This clip shows the end of Brünnhilde’s “Immolation Scene”; she throws herself into the flames at about the 2 minute mark. In this production, from Bayreuth in the 1990s, the ensuing scene of Hagen and the Rhine maidens is bizarre enough to be corny, but it is at least intelligible, which is more than can be said for the staging of the very end of the opera.  Honestly, some of these modern stage directors ought to be themselves drowned in the Rhine.  Anyway, I believe that it is Waltraud Meier singing Brünnhilde, and Daniel Barenboim leads the orchestra.


Now that I have reached the end of the Ring cycle, it is worth taking a moment to reflect on it.  What on earth is going on here?  To the end of Siegfried, I though that the cycle was going to be a paean to modernity, which overthrew the gods and established in its place the putative heroism of man and the purity of love.  Siegfried himself was the poster boy for this exalted new reality.  But in Götterdämmerung Siegfried is a shadow of his former self: he spends most of the opera under the spell of a magic potion that makes him, in effect, an entirely different character, and then at the end he is suddenly and un-heroically killed.  Why is Wagner killing his poster boy? Even Brünnhilde, perhaps the noblest of Wagner’s characters, dies at the end, and by suicide.   Perhaps we are meant to celebrate her love, which leads her to sacrifice herself in order to . . . what?   I cannot see any point to her death.  So I am befuddled.

I know that some people object to Wagner, and especially to the Ring, because of his, and reportedly its, anti-Semitism.  I know that Wagner was a devout anti-Semite, but I honestly do not know where I am supposed to see anti-Semitism in the Ring.  So I am doubly befuddled.


Of the four parts of the Ring cycle, my favourite was Die Walküre, followed by Siegfried, then Das Rheingold, and finally Götterdämmerung.   Musically I found Das Rheingold the least attractive — too harsh and dark — but at least I was able, I thought, to understand roughly what was happening and why, which was not the case with Götterdämmerung.  In the course of listening, I grew to admire Wagner’s sophisticated use of leitmotifs; there is always the potential that these “musical calling cards” could become a bit trite and artificial, but in his hands I found them quite fascinating and effective at adding depth to the drama.  Viewing all four Ring operas in a row — over the course of about eight weeks — was exhausting; I cannot imagine doing all four in four nights, as Wagner intended.  I might climb onto Siegfried’s funeral pyre myself.  But in the end I enjoyed them, more or less, and I hope I live long enough to hear them again one day.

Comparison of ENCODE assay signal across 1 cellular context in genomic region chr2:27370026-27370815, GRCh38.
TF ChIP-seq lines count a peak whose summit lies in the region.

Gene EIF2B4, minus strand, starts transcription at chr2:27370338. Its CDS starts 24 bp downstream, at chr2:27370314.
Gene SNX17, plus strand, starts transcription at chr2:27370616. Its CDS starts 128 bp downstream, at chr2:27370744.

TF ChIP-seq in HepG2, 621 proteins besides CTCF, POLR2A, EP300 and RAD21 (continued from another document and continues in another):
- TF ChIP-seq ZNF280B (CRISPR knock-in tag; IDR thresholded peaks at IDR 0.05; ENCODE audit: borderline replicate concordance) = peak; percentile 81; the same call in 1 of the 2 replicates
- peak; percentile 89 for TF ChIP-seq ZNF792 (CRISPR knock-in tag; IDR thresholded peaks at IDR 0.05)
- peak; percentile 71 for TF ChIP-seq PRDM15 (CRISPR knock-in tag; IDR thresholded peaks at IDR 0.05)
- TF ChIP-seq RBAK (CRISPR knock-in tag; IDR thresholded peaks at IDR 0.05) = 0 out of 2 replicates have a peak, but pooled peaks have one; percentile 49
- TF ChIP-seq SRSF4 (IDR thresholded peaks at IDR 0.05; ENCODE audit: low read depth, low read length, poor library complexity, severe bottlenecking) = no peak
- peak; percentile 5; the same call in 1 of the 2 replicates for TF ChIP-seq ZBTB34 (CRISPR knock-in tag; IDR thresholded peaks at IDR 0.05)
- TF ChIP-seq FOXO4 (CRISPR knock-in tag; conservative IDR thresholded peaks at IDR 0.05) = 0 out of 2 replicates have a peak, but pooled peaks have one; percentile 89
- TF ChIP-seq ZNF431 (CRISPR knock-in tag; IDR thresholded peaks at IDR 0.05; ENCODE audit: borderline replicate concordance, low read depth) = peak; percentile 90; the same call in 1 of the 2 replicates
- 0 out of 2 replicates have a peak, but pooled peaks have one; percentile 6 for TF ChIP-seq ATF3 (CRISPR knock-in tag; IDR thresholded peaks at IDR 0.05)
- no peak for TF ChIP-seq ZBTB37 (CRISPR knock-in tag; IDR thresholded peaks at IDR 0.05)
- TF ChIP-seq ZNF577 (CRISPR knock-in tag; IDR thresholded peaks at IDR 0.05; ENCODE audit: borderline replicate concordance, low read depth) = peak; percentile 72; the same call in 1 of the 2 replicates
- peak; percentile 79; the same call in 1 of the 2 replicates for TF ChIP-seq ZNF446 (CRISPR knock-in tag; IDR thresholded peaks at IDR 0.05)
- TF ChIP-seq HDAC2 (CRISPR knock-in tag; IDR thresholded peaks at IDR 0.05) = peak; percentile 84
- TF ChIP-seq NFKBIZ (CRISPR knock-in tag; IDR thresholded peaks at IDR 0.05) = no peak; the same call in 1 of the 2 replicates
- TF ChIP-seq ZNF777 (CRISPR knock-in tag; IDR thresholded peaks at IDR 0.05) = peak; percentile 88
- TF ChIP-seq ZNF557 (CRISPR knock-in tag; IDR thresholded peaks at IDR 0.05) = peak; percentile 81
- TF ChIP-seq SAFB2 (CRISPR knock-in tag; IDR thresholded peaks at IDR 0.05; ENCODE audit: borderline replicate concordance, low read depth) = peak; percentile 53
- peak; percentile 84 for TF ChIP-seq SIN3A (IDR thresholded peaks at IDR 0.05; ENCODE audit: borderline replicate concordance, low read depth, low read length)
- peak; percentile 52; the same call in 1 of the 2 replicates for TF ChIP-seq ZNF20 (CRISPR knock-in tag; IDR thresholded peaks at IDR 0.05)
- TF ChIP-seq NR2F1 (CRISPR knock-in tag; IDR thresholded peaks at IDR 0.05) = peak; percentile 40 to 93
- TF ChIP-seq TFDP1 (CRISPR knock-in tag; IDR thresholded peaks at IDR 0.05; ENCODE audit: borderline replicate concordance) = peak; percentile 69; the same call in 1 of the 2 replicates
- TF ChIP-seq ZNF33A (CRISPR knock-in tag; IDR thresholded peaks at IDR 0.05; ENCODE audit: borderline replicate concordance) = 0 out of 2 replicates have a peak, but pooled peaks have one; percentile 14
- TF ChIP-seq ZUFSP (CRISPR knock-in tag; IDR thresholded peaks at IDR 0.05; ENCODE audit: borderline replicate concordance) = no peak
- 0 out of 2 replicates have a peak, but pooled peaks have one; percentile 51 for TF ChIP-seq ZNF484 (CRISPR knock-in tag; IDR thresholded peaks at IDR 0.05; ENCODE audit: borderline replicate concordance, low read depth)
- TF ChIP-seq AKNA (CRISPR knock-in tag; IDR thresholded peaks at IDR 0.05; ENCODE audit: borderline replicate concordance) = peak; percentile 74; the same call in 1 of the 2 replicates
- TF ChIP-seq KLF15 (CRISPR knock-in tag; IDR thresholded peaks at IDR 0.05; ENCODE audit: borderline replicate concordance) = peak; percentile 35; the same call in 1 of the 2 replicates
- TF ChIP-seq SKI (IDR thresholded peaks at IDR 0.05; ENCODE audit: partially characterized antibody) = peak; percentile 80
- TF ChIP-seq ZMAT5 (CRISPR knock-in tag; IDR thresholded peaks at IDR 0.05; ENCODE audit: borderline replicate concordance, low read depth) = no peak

Great moments in opera: Siegfried

April 15, 2010

Siegfried is the third part of Wagner’s Der Ring des Nibelungen.  The title character is the central heroic figure of the Ring cycle, the offspring of the union of Siegmund and Sieglinde (in Die Walküre).  This part of the cycle follows him as he discovers his potential for heroism.  At the beginning of the drama he is living in the woods with Mime, the Nibelung dwarf, wondering why he has no mother and what Mime means by “fear”.  By the end of the drama he has re-forged his father’s sword, slain Mime, slain the dragon, recovered the Ring, broken the power of the gods, and rescued the maiden Brünnhilde from her fire-guarded sleep.  And he’s not even tired.

I believe that the main dramatic development, within the context of the Ring cycle as a whole, is the Act III confrontation between Wotan (disguised as a Wanderer) and Siegfried, in which Siegfried’s newly forged sword shatters Wotan’s spear.  Here we have the conflict between two of the central symbols of the drama.  Wotan’s spear has represented Law, and in particular Wotan’s power as Law-giver.  Siegfried’s sword represents — well, I’m not entirely sure, but it’s not Law.  Maybe Love, or Nature, or Man.  Anyway, the triumph of the sword over the spear marks the onset of the twilight of the gods and the rise of the heroic man, which will be the theme of the fourth and final part of the Ring, Götterdämmerung.

I would like to highlight two segments of Siegfried that I particularly enjoyed while I was listening this week.  The first is the scene near the end of Act I in which Siegfried joyfully re-forges the fragments of his father’s sword Nothung.  Wagner has given him a youthful and confident song to sing: “Ho ho! Ho hei!  Blow, bellows, blow!”.  The other on-stage character is the scheming dwarf Mime, who, as you’ll see, hopes to use Siegfried to help him recover the Rhine gold and the Ring guarded by the dragon.  This clip is from a Bayreuth production in the early 1990s, conducted by Daniel Barenboim.  Siegfried is sung, fittingly enough, by Siegfried Jerusalem.

At the end of Act III, Siegfried has braved the fire that encircles Brünnhilde and, having removed her helmet, he beholds a woman for the first time in his life.  He is overcome with awe and fear.  She awakes, and they bring the house down with a half-hour long love duet that closes the opera.  Here is the opening section of that duet, in which Brünnhilde awakens.  Again, Siegfried is sung by Siegfried Jerusalem, and Brünnhilde by Anne Evans.